Making the Decision to Sell Your Practice…The Why, The How, and The When


Making the decision to sell your dental practice is one of the most important decisions you will make in your professional life, therefore, it is imperative that you put a great deal of thought into when and how you would like the transition of ownership to occur. Here, are some insight into the key considerations you should take into account when planning your practice transition.


Start with WHY?

Any decision of this magnitude should start with clearly defining WHY you are considering selling and the goals that you are looking to accomplish. Here are the most common reasons that dental practice owners sell their practice:

  1. Retirement or Relocation

  2. Achieve Financial Goals

  3. Decrease Work Schedule and/or Production Responsibilities

  4. Reduce Burden of Management

  5. Fuel Practice Growth & Development

  6. Attain a Better Work/Life Balance

  7. Death or Disability

Choose a Transition Strategy That Meets Your Individual Needs

Once you have defined why you are selling and what you are looking to accomplish as a result of the sale, it’s time to choose a transition strategy that meets your unique needs. There are countless ways to sell/transition a dental practice, but here are the top proven transition strategies that I utilise to help my clients achieve their goals:

  • Walk Away Sale / Short Term Transition – Sell 100% of the practice (typically to a private buyer). The seller either walks away at closing or provides the buyer with transition assistance for a short period of time post-closing (typically 4-6 weeks).

  • Sell and Work Back – Sell 100% of the practice to a private buyer or DSO. The seller continues working in the practice full-time or part-time for a pre-determined timeframe following closing.

  • Associate to Purchase (Phased Transition) – Sell 100% of the practice to a private buyer in 1-2 years at a pre-determined purchase price or pre-determined formula for calculating the purchase price at closing. The buyer works as a full-time or part-time associate in the office for 1-2 years prior to the transition of ownership. This transition strategy typically works well in the case of a larger practice where the seller desires to cut back his/her work schedule but retain ownership of the practice for a couple of years prior to the sale.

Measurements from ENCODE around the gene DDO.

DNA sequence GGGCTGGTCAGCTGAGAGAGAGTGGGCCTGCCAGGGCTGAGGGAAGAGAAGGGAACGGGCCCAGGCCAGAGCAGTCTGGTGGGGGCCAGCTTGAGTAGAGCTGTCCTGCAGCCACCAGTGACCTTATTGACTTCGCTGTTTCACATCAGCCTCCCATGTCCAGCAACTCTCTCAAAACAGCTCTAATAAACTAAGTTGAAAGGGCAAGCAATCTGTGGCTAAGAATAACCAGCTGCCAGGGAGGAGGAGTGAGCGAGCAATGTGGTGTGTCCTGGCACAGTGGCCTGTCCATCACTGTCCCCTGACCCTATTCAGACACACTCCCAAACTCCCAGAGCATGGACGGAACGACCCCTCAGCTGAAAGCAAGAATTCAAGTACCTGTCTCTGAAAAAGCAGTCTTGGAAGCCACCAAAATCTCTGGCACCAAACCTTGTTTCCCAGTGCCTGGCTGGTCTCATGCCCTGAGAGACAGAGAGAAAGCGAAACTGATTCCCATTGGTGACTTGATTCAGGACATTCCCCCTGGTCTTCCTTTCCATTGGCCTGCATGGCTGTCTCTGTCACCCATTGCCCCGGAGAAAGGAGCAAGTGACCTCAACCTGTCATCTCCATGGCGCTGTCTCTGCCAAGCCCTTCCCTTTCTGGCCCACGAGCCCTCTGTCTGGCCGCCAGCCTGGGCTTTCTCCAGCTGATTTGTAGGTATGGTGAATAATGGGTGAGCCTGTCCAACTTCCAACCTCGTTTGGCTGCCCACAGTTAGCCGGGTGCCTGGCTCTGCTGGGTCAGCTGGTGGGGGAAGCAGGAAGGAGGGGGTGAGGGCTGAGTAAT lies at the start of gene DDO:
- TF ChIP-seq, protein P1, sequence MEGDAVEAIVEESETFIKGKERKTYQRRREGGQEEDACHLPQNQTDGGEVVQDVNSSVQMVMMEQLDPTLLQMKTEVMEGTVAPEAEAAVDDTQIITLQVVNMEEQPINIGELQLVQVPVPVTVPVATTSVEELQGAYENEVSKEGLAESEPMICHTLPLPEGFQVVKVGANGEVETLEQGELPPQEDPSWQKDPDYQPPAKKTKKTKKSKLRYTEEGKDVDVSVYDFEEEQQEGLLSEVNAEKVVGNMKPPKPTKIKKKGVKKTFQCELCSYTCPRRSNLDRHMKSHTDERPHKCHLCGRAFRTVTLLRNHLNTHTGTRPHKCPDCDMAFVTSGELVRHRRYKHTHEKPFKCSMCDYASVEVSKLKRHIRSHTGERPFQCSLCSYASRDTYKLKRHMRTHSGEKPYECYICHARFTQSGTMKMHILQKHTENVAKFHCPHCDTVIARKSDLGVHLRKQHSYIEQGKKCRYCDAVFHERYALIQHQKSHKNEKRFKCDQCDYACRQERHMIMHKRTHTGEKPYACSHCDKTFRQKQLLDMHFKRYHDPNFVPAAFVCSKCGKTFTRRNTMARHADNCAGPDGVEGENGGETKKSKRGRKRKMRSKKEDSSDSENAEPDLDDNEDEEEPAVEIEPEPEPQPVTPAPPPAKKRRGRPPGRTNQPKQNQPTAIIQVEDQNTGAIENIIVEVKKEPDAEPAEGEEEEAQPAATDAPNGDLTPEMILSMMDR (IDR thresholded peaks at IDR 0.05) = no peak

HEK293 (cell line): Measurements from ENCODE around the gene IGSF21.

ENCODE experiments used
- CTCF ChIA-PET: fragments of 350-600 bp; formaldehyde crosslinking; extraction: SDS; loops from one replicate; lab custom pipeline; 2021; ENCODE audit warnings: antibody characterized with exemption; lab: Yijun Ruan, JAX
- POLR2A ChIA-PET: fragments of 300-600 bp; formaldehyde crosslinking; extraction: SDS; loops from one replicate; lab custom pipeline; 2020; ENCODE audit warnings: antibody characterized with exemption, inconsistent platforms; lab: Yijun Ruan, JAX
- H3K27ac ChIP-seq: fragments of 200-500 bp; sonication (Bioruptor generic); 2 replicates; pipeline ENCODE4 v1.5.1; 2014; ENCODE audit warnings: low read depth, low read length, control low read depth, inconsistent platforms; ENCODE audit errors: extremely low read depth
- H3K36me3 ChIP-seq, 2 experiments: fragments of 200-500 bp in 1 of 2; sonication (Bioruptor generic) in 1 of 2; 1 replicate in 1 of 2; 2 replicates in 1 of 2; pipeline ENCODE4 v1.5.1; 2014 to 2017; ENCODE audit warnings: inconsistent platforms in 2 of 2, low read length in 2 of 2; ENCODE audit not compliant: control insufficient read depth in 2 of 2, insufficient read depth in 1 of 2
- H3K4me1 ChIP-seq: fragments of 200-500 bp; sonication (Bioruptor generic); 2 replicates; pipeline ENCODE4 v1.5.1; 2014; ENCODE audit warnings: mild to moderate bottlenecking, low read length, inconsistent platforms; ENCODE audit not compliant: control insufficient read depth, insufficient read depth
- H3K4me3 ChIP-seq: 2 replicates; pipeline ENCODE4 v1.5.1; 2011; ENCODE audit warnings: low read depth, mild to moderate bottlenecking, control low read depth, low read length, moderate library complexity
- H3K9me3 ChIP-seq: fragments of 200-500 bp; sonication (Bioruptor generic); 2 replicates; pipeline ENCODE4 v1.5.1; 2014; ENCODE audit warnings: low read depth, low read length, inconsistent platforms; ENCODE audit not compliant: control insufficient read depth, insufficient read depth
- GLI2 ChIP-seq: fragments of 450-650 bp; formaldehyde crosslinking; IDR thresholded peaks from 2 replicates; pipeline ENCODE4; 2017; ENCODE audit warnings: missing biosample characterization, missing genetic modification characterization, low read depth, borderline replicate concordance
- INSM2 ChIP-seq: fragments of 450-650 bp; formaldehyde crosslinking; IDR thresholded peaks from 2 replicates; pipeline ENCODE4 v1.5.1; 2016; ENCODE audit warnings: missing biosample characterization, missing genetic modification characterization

• Sell to a DSO (Dental Service Organisation) – Sell 50-100% of the practice to a DSO buyer. Selling to a DSO buyer can result in the seller receiving a significantly higher value for the practice as compared to selling to a private buyer. However, the premium paid by a DSO usually comes with some conditions that must be met in order for the seller to receive the full purchase price. In most cases, the seller will be required to continue working in the office for 2+ years following the sale. The practice may also have to maintain a certain revenue or EBITDA level post-closing for the full sales price to be earned by the seller. Selling to a DSO can accomplish several objectives that sellers often desire to achieve via the sale of their practice, including fulfilling financial goals, the ability to continue working in the office and earning an income indefinitely following the sale, and substantially reducing the burden of management. By retaining partial ownership in their offices, sellers may also have the ability to receive ongoing net income distributions and participate in future recapitalization events (which can dramatically increase the overall practice value).

  • Partnership – Sell a partial interest in the practice to a private buyer. Entering into a partnership can potentially allow a seller to accomplish his/her financial goals while providing flexibility in regards to the seller’s work schedule and decreasing the seller’s management burden. However, partnerships require a great deal of due diligence to determine if the personality and practice philosophy of the partners are compatible. It also requires a detailed partnership agreement that clearly defines how doctor compensation and net income distributions will be calculated and how situations involving partner disagreements, buy-in, and buy-outs, death, disability, etc. will be handled.

Choosing and executing the transition strategy that best meets your individual needs is key to ensuring a successful sale and smooth transition of ownership for all parties involved.


Financial Considerations